Wil Wheaton is great as always. Don't hesitate to drop a credit on this one. If you are a sci-fi fan you shouldn't miss it. Even if you aren't a sci fi fan, you will find it really enjoyable.
Terrible narration, repeating who said each sentence is terrible. I like science fiction books but this one is terribly boring
The plot is strange and unconvincing
The way its little quips and cliches directed at the Star Trek and Star Wars series evince an intimate familiarity with the sources that inspired Redshirts. The characters are surprisingly lifelike and their interactions are nearly always amusing.
Perhaps the mystery could have been upped slightly, once the main plot device is revealed, the novel pretty much becomes a race towards its conclusion, followed by a confusing series of off-key scenes that seem to not fit in as well with the overall theme and voice of the novel.
Andrew Dahl, the protagonist. He seems as bewildered and angry as I know I would be under similar circumstances.
More than anything else it made me want a film adaptation.
Will Wheaton gives life to the characters.
He brought excellent characterizations to the story.
Redshirts is a great novel, which takes a simple SF story premise but makes it into something very clever and affecting. Wil Wheaton is the perfect person to read the story.
I could not wait for this book to come out. For anyone that is a fan of Star Trek the original series this book is for you. It's not connected with that great show, but it's easy to see where the ideas came from. It was a lot of fun. Best of all, it went in a completely different direction that I anticipated. I was not disappointed at all. If you listen to this book, place you tongue firmly in your cheek.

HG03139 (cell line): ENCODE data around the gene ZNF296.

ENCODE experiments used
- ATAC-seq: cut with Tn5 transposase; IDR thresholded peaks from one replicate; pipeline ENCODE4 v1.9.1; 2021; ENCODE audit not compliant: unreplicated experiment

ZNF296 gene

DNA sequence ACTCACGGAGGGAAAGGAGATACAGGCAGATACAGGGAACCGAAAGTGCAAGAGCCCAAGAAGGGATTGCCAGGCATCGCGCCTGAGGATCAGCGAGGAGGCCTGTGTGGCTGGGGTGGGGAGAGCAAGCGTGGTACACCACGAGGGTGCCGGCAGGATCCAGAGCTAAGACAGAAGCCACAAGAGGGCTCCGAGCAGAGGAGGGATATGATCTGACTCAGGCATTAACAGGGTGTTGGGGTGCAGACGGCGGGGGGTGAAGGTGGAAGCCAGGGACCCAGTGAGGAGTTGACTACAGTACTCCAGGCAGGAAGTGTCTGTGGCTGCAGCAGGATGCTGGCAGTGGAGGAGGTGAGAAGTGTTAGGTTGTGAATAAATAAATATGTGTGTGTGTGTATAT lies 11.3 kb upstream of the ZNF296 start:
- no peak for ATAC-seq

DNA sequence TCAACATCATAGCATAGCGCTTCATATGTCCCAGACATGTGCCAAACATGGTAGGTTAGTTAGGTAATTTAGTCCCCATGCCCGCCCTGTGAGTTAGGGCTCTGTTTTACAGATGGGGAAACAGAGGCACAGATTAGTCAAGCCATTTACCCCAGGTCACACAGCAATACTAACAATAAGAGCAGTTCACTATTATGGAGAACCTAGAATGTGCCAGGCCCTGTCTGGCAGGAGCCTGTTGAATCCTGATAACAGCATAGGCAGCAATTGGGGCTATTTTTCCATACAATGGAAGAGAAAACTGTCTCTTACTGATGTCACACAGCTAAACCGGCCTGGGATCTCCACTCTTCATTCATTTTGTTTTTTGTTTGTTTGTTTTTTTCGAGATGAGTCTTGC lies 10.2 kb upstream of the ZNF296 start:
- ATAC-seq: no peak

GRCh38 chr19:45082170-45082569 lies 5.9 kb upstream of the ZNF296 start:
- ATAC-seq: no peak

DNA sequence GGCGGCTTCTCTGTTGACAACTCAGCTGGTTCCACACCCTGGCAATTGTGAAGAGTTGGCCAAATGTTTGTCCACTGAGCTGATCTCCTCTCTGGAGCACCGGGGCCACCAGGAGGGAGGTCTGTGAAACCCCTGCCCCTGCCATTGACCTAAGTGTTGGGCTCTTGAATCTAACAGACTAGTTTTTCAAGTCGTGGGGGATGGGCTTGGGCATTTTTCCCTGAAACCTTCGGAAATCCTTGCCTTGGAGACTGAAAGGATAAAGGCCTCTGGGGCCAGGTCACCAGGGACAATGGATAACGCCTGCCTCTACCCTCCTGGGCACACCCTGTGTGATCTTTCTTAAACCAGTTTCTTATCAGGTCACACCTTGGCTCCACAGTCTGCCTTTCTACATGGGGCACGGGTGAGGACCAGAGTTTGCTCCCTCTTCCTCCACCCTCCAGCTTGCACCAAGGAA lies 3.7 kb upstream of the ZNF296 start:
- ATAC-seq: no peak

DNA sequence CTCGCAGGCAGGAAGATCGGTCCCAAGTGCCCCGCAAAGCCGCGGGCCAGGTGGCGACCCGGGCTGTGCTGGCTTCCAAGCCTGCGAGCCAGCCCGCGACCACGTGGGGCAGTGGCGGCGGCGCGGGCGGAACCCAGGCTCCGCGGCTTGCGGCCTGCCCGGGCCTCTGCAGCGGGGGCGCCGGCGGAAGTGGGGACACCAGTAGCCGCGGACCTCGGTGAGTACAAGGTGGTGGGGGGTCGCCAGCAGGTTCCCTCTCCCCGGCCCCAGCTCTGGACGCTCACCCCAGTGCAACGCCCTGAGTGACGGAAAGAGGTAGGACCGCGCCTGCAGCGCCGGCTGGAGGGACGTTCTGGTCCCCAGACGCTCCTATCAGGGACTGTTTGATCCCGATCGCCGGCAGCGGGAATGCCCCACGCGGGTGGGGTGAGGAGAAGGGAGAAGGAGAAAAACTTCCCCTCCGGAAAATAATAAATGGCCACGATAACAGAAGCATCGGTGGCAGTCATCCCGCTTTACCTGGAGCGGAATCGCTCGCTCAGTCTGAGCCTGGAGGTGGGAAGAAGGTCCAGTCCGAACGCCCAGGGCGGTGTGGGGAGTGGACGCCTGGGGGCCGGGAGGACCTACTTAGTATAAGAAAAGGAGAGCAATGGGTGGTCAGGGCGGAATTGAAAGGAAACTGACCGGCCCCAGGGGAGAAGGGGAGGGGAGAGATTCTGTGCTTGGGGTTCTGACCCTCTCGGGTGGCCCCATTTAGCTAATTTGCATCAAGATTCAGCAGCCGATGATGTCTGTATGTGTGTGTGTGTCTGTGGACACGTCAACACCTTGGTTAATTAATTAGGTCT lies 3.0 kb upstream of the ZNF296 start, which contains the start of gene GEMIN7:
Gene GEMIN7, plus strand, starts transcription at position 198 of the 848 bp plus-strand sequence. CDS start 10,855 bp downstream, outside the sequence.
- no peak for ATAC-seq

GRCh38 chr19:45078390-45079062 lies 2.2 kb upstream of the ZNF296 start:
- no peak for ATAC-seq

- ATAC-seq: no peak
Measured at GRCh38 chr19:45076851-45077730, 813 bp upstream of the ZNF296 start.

It's very funny. The author plays on a lot of stereotypes for science fiction stories and incorporates it into the story very cleverly.
Wil Wheaton keeps a very good pace for the story and makes it very entertaining.
I would recommend any of John Scalzi's audiobooks with Wil Wheaton.
The author's use of beloved science fiction cliche's in unexpected and thought provoking ways. This quality was furthered enhanced knowing that Wil Wheaton (child protege of Star Trek: The Next Generation) was the narrator.
The appearance of The Box.
The final scene where the ashes and sand are being scattered in the ocean. I don't want to say names since that would be a ridiculous spoiler but for anyone who has read the book the scene quite memerable.
For those of us who grew up with the various incarnations of Star Trek and a general fondness for the genre of science fiction coupled with a sense of vague embarrassment to admit to this side of ourself, this book is both a delight. Make sure to listen to all three codas since these are at the heart of the book as a whole.
A good portion of the dialogue in the early going are things that I know I've said to myself while watching shows such as Star Trek. The utter sarcasm that this drips with and the excellent performance of Wesley...erm Wil Wheaton made it a joy to listen to as well as causing me to not want to stop.
The inner monologue of the characters, pure genius.
There are too many to pick just one.
John Scalzi is an awesome writer, and Redshirts is an awesome book. the codas help with the denouement and give more information about some of the lesser characters.